Liard chief declares final term in face of protests

Liard First Nation chief Liard McMillan is ignoring calls for his immediate resignation, but he did tell the News he has no plans to seek re-election when his term runs out in two years.

Liard First Nation chief Liard McMillan is ignoring calls for his immediate resignation, but he did tell the News he has no plans to seek re-election when his term runs out in two years.

A handful of protesters paced outside the Liard First Nation’s office last Thursday and Friday, saying they were fed up with McMillan’s leadership.

McMillian was elected to his forth, consecutive term in December, 2010. He was first elected in a 2003 by-election and is now in his ninth year as chief of the Watson Lake area First Nation.

“I don’t have a desire to run again for chief, after this,” McMillan said in a telephone interview Friday. “I have no aspirations of being a hereditary chief. I have been called upon by the citizens to fulfill a mandate.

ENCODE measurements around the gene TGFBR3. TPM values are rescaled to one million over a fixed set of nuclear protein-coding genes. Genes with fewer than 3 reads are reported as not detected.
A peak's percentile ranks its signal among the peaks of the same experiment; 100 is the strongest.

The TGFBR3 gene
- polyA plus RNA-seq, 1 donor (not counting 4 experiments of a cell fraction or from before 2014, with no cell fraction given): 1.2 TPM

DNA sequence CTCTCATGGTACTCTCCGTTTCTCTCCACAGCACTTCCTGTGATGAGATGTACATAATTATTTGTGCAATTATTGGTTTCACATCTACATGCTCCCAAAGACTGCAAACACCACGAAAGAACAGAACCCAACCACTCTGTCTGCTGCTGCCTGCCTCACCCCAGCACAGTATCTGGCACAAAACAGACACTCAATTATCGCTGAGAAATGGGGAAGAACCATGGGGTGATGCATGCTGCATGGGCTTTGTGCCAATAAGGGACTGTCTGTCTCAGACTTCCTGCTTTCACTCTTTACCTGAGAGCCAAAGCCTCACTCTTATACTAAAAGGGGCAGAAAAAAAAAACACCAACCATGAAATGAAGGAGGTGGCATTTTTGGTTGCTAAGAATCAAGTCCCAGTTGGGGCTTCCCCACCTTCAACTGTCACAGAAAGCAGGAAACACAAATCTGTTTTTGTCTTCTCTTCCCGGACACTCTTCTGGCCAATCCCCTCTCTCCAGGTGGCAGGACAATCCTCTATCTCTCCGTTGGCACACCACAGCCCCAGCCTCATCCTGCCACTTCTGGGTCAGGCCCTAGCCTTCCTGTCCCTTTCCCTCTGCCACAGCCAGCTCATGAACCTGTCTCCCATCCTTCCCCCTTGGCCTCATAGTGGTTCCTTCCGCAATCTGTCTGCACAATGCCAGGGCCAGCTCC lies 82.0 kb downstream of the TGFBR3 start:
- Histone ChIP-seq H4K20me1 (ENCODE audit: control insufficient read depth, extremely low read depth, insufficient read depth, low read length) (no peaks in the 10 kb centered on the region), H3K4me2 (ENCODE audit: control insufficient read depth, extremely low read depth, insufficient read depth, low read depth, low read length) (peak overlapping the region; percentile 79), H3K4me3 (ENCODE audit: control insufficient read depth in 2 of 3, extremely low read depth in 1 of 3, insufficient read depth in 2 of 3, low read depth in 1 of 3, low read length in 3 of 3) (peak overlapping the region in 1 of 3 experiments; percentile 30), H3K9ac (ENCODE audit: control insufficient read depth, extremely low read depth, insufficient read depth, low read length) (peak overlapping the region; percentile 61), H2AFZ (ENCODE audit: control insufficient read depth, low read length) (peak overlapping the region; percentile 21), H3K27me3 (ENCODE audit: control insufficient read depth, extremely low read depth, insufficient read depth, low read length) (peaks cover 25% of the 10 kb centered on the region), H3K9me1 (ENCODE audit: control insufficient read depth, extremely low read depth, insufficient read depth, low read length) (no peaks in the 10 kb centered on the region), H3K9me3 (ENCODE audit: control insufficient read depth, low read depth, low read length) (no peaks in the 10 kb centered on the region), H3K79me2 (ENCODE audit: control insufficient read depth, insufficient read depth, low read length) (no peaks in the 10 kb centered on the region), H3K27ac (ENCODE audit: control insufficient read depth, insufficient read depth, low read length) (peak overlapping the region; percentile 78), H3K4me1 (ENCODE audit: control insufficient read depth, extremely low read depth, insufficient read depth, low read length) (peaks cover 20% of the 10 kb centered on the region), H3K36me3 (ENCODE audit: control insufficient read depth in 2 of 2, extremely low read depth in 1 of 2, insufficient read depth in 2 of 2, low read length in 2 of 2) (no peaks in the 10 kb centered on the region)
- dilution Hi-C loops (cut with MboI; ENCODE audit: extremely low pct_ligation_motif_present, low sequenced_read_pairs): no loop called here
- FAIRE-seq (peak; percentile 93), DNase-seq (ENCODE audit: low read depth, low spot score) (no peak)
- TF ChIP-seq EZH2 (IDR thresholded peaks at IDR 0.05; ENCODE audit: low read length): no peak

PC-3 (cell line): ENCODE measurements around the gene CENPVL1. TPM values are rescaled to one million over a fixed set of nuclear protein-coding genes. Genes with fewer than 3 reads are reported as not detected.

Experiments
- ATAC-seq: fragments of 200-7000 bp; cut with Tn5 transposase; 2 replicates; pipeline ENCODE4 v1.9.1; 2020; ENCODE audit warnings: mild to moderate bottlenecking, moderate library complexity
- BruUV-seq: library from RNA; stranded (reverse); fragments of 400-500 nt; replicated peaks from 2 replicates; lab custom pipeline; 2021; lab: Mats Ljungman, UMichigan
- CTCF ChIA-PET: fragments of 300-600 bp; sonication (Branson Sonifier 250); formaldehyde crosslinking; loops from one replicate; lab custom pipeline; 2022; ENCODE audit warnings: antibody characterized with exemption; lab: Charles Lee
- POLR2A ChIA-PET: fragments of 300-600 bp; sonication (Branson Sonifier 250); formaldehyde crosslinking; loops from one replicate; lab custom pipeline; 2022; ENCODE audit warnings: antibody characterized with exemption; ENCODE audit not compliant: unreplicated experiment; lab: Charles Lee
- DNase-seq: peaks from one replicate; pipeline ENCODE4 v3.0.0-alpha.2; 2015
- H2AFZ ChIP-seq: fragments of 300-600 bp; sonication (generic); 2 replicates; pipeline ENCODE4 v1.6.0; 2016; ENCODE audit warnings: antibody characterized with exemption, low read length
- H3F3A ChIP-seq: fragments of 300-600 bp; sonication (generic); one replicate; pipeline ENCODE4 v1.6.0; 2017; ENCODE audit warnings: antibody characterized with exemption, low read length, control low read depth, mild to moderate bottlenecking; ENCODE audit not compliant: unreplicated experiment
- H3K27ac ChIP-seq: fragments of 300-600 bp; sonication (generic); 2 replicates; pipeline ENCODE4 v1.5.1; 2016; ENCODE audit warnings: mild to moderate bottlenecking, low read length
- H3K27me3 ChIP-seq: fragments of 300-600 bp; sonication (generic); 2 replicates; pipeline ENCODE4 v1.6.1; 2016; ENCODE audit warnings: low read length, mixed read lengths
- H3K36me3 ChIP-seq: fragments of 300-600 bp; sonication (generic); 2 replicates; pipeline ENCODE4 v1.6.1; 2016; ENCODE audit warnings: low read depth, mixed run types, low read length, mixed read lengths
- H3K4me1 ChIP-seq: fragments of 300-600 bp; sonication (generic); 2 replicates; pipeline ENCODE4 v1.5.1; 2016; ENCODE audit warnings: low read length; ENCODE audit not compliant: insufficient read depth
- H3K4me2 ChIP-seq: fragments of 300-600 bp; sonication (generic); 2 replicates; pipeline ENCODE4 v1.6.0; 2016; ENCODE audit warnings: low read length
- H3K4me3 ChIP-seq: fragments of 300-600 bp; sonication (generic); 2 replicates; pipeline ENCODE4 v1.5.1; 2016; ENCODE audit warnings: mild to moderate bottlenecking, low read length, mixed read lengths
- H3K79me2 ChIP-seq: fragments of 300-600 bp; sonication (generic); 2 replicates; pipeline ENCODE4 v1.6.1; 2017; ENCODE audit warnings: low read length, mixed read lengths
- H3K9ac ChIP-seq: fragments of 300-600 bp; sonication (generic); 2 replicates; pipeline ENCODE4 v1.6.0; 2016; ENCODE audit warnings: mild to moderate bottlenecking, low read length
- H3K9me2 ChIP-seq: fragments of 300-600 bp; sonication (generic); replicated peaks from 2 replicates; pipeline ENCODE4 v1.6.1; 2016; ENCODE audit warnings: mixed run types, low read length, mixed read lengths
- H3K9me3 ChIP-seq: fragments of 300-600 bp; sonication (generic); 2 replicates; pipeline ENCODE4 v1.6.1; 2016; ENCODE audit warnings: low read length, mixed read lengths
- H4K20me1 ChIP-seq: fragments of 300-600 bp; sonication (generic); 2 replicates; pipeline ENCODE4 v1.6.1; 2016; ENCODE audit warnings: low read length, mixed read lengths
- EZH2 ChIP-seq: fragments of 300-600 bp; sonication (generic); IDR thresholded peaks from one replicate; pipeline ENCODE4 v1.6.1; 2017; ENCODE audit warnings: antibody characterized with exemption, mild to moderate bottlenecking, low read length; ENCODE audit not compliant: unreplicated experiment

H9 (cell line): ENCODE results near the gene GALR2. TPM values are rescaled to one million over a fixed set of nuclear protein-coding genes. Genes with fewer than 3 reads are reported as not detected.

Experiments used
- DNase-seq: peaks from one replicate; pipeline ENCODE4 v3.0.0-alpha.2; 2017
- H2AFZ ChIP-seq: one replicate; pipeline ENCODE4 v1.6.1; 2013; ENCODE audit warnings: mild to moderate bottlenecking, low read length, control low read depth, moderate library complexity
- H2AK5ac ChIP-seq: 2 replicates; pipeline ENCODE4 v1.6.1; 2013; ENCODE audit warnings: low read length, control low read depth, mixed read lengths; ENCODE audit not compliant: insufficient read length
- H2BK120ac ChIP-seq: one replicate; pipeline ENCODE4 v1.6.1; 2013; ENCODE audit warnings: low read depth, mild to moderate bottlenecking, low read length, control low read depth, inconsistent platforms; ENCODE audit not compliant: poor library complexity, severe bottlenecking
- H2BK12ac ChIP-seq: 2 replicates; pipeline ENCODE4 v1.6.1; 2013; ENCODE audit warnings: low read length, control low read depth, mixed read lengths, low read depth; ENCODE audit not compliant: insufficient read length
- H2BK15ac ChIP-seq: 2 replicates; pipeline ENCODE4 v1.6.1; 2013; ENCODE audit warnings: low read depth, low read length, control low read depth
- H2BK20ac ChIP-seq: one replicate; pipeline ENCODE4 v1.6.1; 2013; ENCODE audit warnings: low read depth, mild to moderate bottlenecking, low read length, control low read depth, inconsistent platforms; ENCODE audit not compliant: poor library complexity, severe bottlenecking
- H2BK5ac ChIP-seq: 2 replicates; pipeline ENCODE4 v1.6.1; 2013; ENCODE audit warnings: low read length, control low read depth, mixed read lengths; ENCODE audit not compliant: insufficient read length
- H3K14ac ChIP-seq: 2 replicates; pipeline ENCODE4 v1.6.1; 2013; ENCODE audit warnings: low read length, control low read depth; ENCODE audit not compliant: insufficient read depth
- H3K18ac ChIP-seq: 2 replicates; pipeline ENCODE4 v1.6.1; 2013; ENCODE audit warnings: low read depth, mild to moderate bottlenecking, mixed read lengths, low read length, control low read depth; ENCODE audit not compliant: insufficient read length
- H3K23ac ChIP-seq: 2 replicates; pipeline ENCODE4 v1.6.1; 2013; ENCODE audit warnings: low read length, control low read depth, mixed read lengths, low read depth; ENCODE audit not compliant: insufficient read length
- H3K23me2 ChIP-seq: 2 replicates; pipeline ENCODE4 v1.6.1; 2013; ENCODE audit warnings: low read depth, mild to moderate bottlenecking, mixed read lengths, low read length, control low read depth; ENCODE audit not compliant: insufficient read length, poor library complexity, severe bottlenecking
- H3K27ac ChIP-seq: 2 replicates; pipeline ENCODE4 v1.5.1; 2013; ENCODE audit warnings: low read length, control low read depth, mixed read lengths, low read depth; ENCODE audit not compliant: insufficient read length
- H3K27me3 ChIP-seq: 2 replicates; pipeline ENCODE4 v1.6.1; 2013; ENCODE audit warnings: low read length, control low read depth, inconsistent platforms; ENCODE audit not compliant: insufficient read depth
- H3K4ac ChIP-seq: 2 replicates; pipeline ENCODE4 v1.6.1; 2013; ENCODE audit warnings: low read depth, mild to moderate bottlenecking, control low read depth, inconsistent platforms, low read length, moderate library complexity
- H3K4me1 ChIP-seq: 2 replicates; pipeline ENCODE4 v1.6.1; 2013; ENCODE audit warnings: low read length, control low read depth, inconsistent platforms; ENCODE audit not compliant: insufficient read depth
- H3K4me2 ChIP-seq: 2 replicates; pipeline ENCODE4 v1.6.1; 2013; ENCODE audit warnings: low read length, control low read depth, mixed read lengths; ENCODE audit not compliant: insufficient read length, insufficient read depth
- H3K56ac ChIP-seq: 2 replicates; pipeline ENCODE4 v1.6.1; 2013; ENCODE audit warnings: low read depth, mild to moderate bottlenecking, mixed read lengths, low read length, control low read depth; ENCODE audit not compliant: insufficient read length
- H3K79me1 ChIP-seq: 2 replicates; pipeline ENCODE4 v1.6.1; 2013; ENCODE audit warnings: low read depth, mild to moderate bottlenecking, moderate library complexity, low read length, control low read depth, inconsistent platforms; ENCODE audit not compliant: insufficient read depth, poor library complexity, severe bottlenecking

“And for those who oppose me or want to get rid of me sooner, all I can say is I wish them good luck because I couldn’t even get rid of myself. I ran for territorial politics and I lost by 20 votes.”

Rose Caesar, who considers herself an elder-in-training, was one of the protesters who stood outside the First Nation’s office last Thursday and Friday. Although there were only five of them, Caeser said they received lots of encouragement from others who are equally frustrated.